"No day is like another"

by Katja Weber, Ruth Bücker,  2011/08/13

In order to implement and plan relief goods distributions and other relief measures the optimal way, a country coordinator is employed in each affected country that depends on external help. These coordinators manage relief measures and projects directly in the country. Katja Weber is active as humedica coordinator in Kenya. With this article we would like to introduce her to you.

Dear Katja, could you please tell us a few words about yourself?

The first thing you clarify in Kenya is to what tribe you belong. So: I am Swabian! However, I lived in Berlin for the past few years.

I am 36 years old, studied International Business Administration some time ago and worked at Daimler as Communication Manager. Until I switched sector in 2008 and started to work in the humanitarian sector with my first humedica project in Haiti.

What is the work of a country coordinator like? How would you describe your “every-day routine” to our readers? What are your responsibilities?

Our experienced coordinator Katja Weber loves her job, but nevertheless she hopes that it will no longer be necessary someday in the foreseeable future. Photo: humedica/private

The good thing is that in my job no day is like another. I like that. For example, I spent my first working day at the cargo airport of Nairobi. There, we received 30 tons of relief goods from Germany – and some journalists whom I was responsible for over the next few days.

After four relief goods distributions that took place this and last week, we had to turn our stocks upside down and take inventory: we counted boxes and boxes and boxes.

And then we are going to spend some days in the office and we'll spend our time settling the accounts, giving interviews to Kenyan radio stations and preparing and planning the next distributions of food and medical goods.

You have already worked for humedica in Sudan and you are working at refugee camps. Do you think that the situation in Kenya will reach a similar extent?

Partly, we are already observing this situation. Dadaab is located in the east of Kenya, about 80 kilometres from the border to Somalia. And there you can find the largest refugee camp with 400,000 people who have fled Somalia due to civil war and famine. But some of them fled already 20 years ago.

Currently, new families are arriving every day, 1,500 persons per day. Since there will probably be no rain in most regions even during the so-called short wet season from September to November, we are expecting yet another crop shortfall – and people will continue to starve. Therefore they must try to find a place where they can get food.

What was your motivation for giving up your quiet life in Germany and for going on missions with humedica?

I have always spent a lot of time abroad. It is wonderful to live in another culture, get to know people who come from a completely different background.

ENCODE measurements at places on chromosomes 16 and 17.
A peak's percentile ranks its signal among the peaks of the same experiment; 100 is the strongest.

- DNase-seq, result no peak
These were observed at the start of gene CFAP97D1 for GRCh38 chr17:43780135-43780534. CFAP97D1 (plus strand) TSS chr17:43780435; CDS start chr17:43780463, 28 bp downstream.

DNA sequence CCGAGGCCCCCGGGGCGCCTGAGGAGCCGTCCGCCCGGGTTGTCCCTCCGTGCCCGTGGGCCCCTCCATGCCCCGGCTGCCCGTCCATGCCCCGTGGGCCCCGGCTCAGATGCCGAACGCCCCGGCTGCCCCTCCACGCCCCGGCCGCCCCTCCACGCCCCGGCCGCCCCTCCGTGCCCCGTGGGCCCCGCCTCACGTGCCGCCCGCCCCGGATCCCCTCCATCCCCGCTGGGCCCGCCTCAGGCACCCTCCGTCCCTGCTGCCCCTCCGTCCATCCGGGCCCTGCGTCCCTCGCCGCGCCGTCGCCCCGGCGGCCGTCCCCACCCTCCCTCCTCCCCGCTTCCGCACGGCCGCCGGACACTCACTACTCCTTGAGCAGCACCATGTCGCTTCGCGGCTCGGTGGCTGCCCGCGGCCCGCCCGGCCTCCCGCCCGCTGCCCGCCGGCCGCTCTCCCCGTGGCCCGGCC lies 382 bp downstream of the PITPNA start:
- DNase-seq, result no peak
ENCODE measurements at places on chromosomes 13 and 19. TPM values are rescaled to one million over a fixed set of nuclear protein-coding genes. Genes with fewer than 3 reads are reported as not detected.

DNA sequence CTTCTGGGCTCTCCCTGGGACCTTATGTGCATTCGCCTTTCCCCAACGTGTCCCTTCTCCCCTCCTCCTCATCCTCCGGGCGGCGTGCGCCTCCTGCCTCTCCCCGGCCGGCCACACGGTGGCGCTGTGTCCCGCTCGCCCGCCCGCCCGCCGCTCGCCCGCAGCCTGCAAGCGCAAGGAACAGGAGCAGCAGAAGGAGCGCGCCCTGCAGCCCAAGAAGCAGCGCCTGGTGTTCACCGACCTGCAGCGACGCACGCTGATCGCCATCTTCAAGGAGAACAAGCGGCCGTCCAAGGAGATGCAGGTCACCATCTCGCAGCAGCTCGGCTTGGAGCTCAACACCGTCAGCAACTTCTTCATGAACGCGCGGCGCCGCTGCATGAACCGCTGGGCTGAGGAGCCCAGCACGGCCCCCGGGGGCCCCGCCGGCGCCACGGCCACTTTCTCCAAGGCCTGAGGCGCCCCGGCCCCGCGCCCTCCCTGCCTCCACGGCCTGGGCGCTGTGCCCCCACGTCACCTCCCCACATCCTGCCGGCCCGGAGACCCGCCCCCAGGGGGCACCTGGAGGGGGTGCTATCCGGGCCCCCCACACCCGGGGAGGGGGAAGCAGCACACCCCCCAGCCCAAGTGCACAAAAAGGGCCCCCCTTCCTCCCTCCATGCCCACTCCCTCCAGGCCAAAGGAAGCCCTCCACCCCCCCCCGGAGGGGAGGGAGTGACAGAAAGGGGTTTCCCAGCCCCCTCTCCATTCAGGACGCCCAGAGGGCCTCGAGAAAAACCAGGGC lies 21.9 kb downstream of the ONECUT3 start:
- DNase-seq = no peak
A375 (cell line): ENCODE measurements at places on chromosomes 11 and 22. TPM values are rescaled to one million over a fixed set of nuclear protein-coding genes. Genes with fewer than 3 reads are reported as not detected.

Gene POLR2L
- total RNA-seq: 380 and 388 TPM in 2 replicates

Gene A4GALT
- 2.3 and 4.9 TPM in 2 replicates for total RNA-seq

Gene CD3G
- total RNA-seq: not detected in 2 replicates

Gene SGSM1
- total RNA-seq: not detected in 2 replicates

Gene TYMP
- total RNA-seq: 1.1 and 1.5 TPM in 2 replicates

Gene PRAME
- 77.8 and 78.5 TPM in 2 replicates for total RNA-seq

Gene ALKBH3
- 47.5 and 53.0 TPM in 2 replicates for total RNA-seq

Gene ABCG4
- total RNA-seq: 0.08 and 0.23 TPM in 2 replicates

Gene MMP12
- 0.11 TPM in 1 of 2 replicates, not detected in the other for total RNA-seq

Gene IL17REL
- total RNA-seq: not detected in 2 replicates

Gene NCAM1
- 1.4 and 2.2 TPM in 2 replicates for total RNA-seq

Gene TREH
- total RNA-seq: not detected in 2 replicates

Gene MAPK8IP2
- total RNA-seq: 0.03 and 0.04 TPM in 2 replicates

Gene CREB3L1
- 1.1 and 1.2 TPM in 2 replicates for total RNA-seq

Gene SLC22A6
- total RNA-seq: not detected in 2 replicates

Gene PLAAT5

Actually, I don’t feel like I had to give up a lot of living standard. Also far from home it is possible to live well – but I have to admit that sometimes I do really miss the constantly warm water during my morning shower!

Is it difficult for women to gain acceptance in Kenya?

No, the Kenyans are very attentive and polite towards women. Women are really respected here. The only thing I had to learn is that I have to bargain about twice as hard as my black colleagues – because every shop owner spontaneously decides to raise his prices when a white person enters his shop!

You are very fond of the country and the people. Are you grateful for the fact that you can offer aid and help the starving people?

Of course. Other people’s misery often seems so far away, even being here in the country. In Nairobi, life just goes on normally. And then we drive to a region that is affected by the drought and we encounter people who lack something as fundamental as food. And we can – at least for the time being – help them so easily. It's a good feeling.

What are your concerns regarding the next few months?

Actually, my only concern is that these months will turn into years. I like being here and I will stay in Kenya anyway. But I would prefer that my job would not be necessary in future, because people will be better off in the long run. At the moment, however, this future is not foreseeable.

What are your hopes? For yourself and/or the people living at the Horn of Africa.

For myself I hope that I will be able to live happily in Kenya. And this is also what I wish all the people here. Some happiness. Or at least not constantly burning hunger.

Dear Katja, thank you very much fort his interview and above all for your commitment and your charitable heart! We wish you all the best for your work in Kenya and God's blessings.

Djibouti, Kenya, Ethiopia, Somalia and Eritrea: people there depend on our help. Photo: humedica/Nehemia

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